“So I met Jack and his dad, and they came into my office. Jack loved the club, his dad as well, and they were both really keen for him to stay put provided we came to a decent agreement. Bryan had been conscious of the club’s budget and how far you can go with an academy kid, but we made sure he got the best deal going – probably the highest for an academy boy at that time.”
As part of Villa’s efforts to show how much they valued Grealish’s presence, McLeish also put the 16-year-old on the substitutes’ bench for a Premier League fixture against Chelsea in March 2012. Such a ruse had the added bonus of potentially increasing his value at a tribunal, should he depart that summer.
“It was to give Jack a bit of the big time, but also we had to try to protect ourselves if he left and there was a fee to be decided,” explains McLeish. “The powers that be would maybe say it was £500,000 or £600,000 – I’m not sure what the figure would have been, but the bargain basement price would have been absolutely disastrous. Any price would have been, because you can see what he’s become.”
Grealish soon committed his future to Villa, signing his first professional contract. That deal effectively saved the club more than £99m. “I wish I’d negotiated a little part of that for myself!” chuckles McLeish.
Notts so fast, son
McLeish departed B6 that summer, and was replaced by Paul Lambert. It would be two years until Grealish made his first-team bow for Villa – he was promoted to the under-19s alongside players two years his senior, and helped the club shock Europe’s biggest sides to win the NextGen Series, a precursor event to the UEFA Youth League.
“He was miles ahead of anything else in his age group – that’s why he was pushed into our team,” says Graham Burke, who joint-top scored in the tournament. “He was one of the standout players among older boys, and it’s not often you see that. His dribbling was so good. He’d go past two or three and he wasn’t satisfied – he’d stop, come back on himself and go again. The ball was glued to his foot.”
In the group stage, Villa travelled to Lisbon and shellacked Sporting 5-1. “Then we beat Ajax, with their famous academy,” continues Burke, now with Shamrock Rovers in his native Ireland. “In the semi-finals we played Sporting again, and Jack put us ahead in extra time – that was a huge goal. We played Chelsea in the final and they had a good team, but he won a penalty and I scored it. I don’t think anyone expected us to win the tournament, but it showed the quality we had – out of that side, it was Jack who really excelled and went on to make it.
“It was a different brand of football against European teams, but it didn’t matter what country Jack was in or what pitch he was on, he was so comfortable in every situation. He’d go past people with ease, he could pick a pass, he could put a team on his back and drive them along, which he did in the semi-final against Sporting. He’s the best player I’ve ever played with. Everyone knew it was just a matter of time until he got his first-team opportunity.”
As it transpired, though, Grealish’s first senior experience wasn’t at Villa, but on loan at Notts County. “Paul Lambert was good for me, but I had a little falling out with him and I don’t think he wanted me around, so he said, ‘You’re going on loan’,” Grealish later recalled with a wry smile.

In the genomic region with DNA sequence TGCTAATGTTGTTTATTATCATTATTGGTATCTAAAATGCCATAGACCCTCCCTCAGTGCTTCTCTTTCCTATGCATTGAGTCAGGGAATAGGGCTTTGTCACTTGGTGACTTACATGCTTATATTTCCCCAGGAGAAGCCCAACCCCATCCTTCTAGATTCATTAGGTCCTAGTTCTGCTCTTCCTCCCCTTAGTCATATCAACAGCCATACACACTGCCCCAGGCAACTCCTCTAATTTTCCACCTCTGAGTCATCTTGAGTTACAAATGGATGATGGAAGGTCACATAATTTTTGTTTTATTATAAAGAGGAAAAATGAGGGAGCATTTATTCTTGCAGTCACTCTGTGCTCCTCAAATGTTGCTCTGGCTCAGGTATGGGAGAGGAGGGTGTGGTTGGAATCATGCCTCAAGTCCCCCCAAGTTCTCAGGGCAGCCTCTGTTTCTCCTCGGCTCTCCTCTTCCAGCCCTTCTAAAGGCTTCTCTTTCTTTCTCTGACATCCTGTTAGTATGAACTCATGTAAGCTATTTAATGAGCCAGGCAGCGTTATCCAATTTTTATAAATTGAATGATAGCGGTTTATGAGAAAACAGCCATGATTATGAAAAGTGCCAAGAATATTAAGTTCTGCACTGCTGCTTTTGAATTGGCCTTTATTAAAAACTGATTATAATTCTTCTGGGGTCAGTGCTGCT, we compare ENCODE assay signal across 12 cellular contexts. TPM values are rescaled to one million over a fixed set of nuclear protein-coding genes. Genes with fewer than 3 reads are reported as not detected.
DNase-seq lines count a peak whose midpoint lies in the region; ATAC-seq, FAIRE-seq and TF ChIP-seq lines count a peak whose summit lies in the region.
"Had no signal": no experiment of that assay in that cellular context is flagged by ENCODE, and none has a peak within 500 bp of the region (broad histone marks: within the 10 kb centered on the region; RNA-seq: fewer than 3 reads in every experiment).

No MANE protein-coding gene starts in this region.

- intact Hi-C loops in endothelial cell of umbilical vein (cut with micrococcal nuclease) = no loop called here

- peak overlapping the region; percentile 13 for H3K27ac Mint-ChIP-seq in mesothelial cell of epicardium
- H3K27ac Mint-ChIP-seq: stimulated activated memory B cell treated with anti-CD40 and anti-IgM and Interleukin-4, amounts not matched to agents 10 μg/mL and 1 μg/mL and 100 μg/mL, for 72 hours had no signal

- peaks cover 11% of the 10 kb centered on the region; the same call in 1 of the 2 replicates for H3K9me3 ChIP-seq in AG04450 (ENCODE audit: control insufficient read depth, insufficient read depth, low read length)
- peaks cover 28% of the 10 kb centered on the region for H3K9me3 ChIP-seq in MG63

Arriving at Meadow Lane just days after his 18th birthday in September 2013, he joined a club sitting rock-bottom of League One. On his first start, the Magpies lost 5-1 at Leyton Orient, and not long after that, boss Chris Kiwomya departed. Shaun Derry took on his first managerial role.
“As soon as the session started on my first day, I realised we had a very special player,” Derry tells FFT. “The technical aspect of Jack’s game was above the level of a League One player. Callum McGregor [of Celtic] was there, too, both young players on loan.”
At first, the manager had to find a way to accommodate Grealish’s talent while trying to turn around results. “We didn’t go into Notts County and find that it clicked straight away,” he says. “It was a tough period, and at times you’re searching for answers; you’re open to making changes and experimenting with the team. But I had a conversation with my assistant Greg Abbott, who said it was about trusting a young player, putting your belief in him and letting him experience some pretty poor performances – moments when it would have been easier just to bring him off after an hour and then leave him out of the next game.”
Grealish repaid that belief in a December clash with Gillingham. With three minutes to go, he picked the ball up on the left before sashaying past three defenders to the other side of the penalty box. Racing into the area, he slammed a shot into the top corner – not bad for your first senior goal.
“That was the big moment, to see a special goal like that, in a game that was important to us,” remembers Derry. “His dad was in the stadium and he ran straight to him – I think he got booked because he ran into the crowd! I played for Notts County when I was 18 and my dad watched my games, too – those are brilliant moments.
“At Villa, Jack had probably been playing in teams that were winning, so it was a different challenge for him. It was a pressure pot environment at Notts County: a big League One club who didn’t want to get relegated to League Two. Opponents would be physical with him, which was a learning curve – he’d take some heavy blows and sometimes he didn’t like it, but he always got back on his feet and had the bravery to take people on again and again.